Forty years have passed since my first African safari, but I will never forget the awe and wonder of that life-changing experience. Certainly I’ve never gotten over it! This is not unusual. After returning from the 1933 safari that gave us Green Hills of Africa and The Snows of Kilimanjaro Ernest Hemingway, not yet 35 but already one of America’s most respected writers, was asked what his plans were. His reply was simple: “Make enough money to go back to Africa.”
Sadly, two more decades would pass before Papa returned to Africa. We’re all the poorer for it; only in posthumous releases would we read more Hemingway on Africa. As a writer I certainly can’t (and don’t!) compare myself to the Nobel laureate, but I understand his feelings after his first sojourn in Africa: He wanted to return. I felt the same way in 1977…perhaps even more strongly, because ever since I’ve spent parts—sometimes large parts—of almost every year in Africa. Every day in Africa has been amazing, but I quickly learned that I could never fully recover the excitement of that first safari.
The closest I’ve been able to come is to share it with family, friends, and fellow hunters who are seeing Africa for the first time. That is also a marvelous experience, but something I’ve noticed over the years is that relatively few hunters are genuinely prepared for that first African experience. Most will return, and of course the next time will have a better idea what to expect.
However, the reality of African hunting is that it’s somewhat like a step-pyramid. Most of us start with a plains game safari. Then the inevitable African addiction takes hold; a return trip is likely to include buffalo, and further safaris are likely to become ever more specialized.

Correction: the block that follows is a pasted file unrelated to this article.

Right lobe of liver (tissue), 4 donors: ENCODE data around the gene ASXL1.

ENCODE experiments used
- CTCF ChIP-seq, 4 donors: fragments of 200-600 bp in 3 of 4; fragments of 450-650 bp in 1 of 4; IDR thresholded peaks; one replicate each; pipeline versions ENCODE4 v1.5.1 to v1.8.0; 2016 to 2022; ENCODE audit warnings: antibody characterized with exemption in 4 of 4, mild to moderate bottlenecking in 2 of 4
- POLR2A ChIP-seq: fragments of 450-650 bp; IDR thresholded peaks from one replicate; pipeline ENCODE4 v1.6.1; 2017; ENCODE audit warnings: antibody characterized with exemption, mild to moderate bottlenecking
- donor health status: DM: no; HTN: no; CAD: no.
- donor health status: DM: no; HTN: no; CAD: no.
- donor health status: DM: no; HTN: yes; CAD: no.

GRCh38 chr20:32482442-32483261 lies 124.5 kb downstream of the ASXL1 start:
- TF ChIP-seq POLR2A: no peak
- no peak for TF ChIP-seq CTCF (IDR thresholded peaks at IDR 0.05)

This is why, working with a very good team, I have helped to create SAFARI-ED. There are great books and videos and myriad websites that offer the sense of excitement and adventure, the romance of the safari. These are all real and they draw us to Africa. But there isn’t a lot of genuine, nuts and bolts preparation available from any source or even multiple sources. And as you ascend those steps in African hunting the situations change.
Just how different African hunting is depends on your own hunting experience, but as much as you want to go—and as much as you will enjoy it while you’re there—much African hunting is likely to be far different from anything you have done. SAFARI-ED reviews basic firearms and hunting safety, which is universal…but also applies these principles to the African hunting situation. It covers hunting and stalking techniques that you will experience, shooting tips, shot placement, the role of your Professional Hunter and staff, even packing tips. It’s educational, but it’s also fun, with beautiful video and excellent graphics. Just like African hunting it’s in a tiered approach, starting with Plains Game, then Buffalo, and, soon to be released, increments focusing on the remainder of the dangerous game.
African hunting has been an extremely important part of my life and the source of some of my greatest memories. I made a lot of mistakes in the beginning, and I’ve watched other beginning African hunters make their mistakes as well. I want your first safari to be as successful as your last safari…and all your safaris in between. SAFARI-ED will help prepare you for what truly is, as Peter Capstick wrote, “the last great adventure on Earth.” The more prepared you are the safer and more successful you will be…and the better you will enjoy this marvelous experience! Please watch the video at www.safari-ed.com to learn more. Also, if you belong to a veteran’s group or a conservation group that’s doing a fundraiser contact firstname.lastname@example.org for information about course donations for auctions.